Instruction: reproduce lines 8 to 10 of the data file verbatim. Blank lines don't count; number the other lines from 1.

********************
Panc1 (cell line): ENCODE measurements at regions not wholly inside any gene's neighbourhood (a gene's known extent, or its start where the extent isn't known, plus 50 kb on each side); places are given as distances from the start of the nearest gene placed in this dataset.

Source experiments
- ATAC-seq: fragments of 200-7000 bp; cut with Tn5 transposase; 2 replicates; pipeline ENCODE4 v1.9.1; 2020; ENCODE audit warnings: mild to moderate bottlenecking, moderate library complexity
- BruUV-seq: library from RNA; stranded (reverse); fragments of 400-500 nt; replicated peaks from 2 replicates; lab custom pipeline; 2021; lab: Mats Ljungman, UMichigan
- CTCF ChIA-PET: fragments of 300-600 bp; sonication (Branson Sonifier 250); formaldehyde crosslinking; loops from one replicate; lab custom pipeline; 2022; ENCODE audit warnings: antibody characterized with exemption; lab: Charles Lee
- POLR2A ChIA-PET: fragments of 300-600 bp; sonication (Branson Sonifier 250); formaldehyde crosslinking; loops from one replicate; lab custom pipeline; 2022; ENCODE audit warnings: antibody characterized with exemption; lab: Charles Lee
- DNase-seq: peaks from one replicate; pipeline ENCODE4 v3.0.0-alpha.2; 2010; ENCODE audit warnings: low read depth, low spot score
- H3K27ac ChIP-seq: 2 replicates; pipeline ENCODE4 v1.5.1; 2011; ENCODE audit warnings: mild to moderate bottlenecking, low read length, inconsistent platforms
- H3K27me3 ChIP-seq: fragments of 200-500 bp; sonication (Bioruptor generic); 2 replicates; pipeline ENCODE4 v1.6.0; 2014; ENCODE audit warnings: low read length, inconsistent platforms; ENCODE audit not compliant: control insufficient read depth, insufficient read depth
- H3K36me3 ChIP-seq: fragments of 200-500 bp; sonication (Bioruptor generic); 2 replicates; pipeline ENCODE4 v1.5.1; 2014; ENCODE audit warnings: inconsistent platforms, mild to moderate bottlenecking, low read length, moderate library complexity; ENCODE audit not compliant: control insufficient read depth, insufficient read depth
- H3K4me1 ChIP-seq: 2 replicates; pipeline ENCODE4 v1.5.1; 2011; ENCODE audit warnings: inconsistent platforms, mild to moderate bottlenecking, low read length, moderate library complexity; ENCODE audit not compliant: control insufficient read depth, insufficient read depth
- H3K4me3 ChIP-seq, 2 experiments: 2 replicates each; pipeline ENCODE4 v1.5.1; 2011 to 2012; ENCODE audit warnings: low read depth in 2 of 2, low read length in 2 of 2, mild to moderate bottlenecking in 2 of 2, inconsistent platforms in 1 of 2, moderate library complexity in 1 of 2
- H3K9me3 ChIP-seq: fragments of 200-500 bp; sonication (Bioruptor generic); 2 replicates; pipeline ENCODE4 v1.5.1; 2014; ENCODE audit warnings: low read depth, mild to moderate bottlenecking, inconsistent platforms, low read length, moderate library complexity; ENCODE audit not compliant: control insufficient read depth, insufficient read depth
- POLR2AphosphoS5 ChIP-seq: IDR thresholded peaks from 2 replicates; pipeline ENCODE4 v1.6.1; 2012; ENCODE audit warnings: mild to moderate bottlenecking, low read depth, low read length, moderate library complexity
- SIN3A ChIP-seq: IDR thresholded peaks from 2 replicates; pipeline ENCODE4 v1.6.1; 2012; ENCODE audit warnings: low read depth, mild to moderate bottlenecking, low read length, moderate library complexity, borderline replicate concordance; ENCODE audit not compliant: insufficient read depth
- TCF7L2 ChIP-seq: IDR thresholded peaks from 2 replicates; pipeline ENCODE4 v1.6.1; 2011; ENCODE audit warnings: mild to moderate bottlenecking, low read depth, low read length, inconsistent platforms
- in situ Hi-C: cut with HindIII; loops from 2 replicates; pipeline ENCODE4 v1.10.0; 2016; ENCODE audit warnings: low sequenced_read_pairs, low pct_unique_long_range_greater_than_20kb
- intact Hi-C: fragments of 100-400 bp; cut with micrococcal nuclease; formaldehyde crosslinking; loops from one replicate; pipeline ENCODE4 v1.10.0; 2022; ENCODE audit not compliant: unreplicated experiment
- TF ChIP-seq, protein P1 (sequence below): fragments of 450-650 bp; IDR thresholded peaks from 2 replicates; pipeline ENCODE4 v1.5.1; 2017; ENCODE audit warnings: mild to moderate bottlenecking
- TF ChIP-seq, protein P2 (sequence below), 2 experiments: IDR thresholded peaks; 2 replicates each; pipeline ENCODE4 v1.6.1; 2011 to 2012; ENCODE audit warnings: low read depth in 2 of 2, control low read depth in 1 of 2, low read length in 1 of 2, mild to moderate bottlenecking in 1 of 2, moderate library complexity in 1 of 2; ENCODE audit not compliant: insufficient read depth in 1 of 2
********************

- H3K27ac ChIP-seq: 2 replicates; pipeline ENCODE4 v1.5.1; 2011; ENCODE audit warnings: mild to moderate bottlenecking, low read length, inconsistent platforms
- H3K27me3 ChIP-seq: fragments of 200-500 bp; sonication (Bioruptor generic); 2 replicates; pipeline ENCODE4 v1.6.0; 2014; ENCODE audit warnings: low read length, inconsistent platforms; ENCODE audit not compliant: control insufficient read depth, insufficient read depth
- H3K36me3 ChIP-seq: fragments of 200-500 bp; sonication (Bioruptor generic); 2 replicates; pipeline ENCODE4 v1.5.1; 2014; ENCODE audit warnings: inconsistent platforms, mild to moderate bottlenecking, low read length, moderate library complexity; ENCODE audit not compliant: control insufficient read depth, insufficient read depth